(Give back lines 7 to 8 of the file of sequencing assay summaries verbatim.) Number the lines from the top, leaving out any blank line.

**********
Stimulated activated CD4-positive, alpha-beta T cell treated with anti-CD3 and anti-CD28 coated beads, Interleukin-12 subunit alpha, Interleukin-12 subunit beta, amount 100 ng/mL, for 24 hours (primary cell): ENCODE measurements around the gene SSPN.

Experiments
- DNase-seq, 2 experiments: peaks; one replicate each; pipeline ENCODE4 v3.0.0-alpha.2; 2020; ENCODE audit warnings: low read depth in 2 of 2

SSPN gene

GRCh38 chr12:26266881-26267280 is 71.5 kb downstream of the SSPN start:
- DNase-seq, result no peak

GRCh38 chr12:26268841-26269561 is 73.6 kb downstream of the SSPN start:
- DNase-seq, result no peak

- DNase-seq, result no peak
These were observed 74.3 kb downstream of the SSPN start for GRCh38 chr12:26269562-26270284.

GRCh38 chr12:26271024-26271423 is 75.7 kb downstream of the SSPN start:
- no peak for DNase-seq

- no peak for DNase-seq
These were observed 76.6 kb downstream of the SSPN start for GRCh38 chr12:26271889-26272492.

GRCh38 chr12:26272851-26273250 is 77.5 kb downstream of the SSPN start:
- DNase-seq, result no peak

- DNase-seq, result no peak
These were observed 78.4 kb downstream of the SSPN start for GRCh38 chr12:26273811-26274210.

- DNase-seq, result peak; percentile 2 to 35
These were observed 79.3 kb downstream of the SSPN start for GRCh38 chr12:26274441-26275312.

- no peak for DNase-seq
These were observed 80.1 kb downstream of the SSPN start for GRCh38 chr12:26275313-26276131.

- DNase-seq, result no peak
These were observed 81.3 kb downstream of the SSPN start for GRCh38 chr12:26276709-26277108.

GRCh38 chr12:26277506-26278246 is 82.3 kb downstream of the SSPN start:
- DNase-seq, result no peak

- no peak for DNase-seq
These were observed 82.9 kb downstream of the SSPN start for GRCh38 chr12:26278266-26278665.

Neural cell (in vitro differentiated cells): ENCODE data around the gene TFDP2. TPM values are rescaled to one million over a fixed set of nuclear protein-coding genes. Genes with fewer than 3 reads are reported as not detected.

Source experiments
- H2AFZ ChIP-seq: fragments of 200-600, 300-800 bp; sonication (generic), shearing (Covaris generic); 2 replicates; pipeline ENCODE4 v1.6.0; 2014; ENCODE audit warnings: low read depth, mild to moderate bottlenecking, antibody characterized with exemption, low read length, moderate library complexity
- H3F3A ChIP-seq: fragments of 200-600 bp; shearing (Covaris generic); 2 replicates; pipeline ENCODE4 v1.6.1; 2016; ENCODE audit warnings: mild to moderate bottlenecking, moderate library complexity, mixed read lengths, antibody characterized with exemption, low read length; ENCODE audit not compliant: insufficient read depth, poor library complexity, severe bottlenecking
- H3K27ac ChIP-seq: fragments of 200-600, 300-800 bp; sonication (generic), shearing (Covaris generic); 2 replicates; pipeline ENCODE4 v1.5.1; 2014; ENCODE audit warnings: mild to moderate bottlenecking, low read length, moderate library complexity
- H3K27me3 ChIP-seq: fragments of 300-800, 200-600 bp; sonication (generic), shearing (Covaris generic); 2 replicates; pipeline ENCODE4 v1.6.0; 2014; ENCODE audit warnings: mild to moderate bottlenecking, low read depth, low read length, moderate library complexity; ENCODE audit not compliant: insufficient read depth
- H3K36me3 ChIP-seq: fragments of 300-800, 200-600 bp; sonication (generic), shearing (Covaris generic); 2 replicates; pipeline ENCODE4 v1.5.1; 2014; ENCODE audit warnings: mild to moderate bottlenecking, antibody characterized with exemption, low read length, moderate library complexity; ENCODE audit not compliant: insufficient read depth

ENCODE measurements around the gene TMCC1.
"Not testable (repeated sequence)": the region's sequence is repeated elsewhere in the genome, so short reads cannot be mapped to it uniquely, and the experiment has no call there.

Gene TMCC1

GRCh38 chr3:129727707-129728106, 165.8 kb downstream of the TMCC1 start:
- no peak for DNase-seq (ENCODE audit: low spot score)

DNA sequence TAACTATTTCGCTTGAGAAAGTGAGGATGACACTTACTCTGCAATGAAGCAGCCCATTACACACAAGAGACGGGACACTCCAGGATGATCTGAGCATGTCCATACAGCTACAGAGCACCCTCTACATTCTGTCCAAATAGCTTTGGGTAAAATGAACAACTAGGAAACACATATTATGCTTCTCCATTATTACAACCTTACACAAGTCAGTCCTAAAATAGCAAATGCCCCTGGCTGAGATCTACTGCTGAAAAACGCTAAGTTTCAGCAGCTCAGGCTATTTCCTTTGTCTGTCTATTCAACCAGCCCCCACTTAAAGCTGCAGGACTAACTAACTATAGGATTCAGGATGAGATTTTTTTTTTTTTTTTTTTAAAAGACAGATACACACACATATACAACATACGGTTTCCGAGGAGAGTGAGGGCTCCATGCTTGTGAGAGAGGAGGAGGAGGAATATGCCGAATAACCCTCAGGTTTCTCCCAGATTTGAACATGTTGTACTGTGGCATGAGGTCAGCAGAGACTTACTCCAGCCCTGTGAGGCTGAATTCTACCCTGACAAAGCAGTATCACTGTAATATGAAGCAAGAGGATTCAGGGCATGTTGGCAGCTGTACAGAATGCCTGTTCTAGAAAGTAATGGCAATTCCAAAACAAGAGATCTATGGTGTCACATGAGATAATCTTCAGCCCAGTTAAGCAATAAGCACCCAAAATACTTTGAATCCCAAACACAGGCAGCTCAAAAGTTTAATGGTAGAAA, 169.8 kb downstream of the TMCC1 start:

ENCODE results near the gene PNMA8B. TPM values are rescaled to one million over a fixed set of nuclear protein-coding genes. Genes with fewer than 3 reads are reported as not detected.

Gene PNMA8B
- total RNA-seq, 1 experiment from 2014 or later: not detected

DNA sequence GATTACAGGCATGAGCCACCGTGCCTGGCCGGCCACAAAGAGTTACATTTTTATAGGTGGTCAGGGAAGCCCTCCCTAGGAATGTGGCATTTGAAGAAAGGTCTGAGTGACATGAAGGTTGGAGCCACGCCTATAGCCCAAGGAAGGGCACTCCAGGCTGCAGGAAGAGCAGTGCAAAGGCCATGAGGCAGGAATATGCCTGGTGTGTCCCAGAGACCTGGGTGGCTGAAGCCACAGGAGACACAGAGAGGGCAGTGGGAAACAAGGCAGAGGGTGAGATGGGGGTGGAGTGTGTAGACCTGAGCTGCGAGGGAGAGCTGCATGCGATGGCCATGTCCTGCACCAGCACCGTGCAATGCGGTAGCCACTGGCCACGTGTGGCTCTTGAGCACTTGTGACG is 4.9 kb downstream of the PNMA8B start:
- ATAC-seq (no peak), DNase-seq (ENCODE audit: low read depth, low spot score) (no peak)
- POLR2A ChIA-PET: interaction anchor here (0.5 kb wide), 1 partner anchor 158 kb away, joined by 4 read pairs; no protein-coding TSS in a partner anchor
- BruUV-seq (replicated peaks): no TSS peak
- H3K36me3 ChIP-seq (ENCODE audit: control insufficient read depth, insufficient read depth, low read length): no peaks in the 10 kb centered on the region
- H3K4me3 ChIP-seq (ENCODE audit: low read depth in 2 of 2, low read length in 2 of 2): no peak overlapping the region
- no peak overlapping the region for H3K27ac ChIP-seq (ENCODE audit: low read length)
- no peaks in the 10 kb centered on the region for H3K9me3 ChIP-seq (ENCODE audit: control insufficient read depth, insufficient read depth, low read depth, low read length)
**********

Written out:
GRCh38 chr12:26268841-26269561 is 73.6 kb downstream of the SSPN start:
- DNase-seq, result no peak